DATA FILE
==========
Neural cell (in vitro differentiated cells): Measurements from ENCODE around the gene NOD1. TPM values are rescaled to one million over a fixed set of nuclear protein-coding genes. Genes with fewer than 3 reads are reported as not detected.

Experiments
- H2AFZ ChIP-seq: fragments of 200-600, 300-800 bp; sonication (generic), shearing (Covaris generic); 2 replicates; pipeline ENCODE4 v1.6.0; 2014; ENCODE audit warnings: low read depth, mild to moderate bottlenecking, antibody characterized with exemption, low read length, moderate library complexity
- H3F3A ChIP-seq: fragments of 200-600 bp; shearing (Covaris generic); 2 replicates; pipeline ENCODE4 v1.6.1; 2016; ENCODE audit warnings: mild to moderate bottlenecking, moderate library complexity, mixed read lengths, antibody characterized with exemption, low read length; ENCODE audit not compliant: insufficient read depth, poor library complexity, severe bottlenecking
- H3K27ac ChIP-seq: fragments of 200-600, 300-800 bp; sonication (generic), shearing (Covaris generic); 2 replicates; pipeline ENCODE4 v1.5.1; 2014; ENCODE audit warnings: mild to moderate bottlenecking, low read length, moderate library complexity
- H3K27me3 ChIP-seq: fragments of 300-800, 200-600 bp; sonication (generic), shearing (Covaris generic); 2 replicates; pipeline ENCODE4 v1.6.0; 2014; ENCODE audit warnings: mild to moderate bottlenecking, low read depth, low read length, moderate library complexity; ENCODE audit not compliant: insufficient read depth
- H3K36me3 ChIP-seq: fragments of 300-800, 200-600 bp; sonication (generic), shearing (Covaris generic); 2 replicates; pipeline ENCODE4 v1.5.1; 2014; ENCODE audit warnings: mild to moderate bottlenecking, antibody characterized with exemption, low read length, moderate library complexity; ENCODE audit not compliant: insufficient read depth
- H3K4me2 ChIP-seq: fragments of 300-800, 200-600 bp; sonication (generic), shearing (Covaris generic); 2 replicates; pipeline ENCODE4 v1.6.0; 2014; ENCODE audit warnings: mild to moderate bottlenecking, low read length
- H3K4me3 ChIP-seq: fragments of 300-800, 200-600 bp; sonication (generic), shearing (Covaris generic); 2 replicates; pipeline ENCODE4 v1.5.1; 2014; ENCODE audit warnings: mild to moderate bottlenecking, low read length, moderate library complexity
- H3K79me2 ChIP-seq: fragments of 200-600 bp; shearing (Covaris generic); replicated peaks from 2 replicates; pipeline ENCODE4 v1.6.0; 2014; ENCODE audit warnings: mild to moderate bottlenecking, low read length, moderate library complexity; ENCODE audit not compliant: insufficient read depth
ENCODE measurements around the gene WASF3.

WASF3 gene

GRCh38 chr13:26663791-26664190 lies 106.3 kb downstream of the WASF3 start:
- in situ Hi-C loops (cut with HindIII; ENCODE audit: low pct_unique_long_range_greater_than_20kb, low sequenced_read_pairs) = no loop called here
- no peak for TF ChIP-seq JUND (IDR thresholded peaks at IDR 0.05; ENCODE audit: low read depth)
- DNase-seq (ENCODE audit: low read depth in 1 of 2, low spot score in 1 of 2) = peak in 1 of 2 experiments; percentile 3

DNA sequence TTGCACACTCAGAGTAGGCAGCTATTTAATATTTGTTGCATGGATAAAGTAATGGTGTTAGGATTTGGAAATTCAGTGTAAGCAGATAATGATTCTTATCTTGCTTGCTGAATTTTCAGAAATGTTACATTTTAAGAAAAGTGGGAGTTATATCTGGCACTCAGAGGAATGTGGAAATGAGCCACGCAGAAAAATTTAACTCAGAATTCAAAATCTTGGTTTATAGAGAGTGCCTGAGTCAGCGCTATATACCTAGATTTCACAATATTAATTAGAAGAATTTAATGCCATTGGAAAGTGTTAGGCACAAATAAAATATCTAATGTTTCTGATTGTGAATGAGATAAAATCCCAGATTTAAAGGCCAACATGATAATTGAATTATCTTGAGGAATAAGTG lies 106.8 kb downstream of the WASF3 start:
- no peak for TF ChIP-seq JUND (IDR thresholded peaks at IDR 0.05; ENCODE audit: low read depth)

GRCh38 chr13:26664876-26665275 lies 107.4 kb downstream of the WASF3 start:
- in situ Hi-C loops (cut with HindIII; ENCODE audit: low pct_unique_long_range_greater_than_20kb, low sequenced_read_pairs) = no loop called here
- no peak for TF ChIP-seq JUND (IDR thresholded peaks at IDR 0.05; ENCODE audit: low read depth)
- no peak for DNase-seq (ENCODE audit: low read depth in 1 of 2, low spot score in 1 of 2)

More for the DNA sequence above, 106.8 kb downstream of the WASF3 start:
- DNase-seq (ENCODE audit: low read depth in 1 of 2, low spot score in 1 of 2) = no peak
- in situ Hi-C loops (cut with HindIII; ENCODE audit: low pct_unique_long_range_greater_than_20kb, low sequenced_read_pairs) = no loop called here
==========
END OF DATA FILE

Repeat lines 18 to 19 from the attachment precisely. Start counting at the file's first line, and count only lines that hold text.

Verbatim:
- no peak for TF ChIP-seq JUND (IDR thresholded peaks at IDR 0.05; ENCODE audit: low read depth)

GRCh38 chr13:26664876-26665275 lies 107.4 kb downstream of the WASF3 start: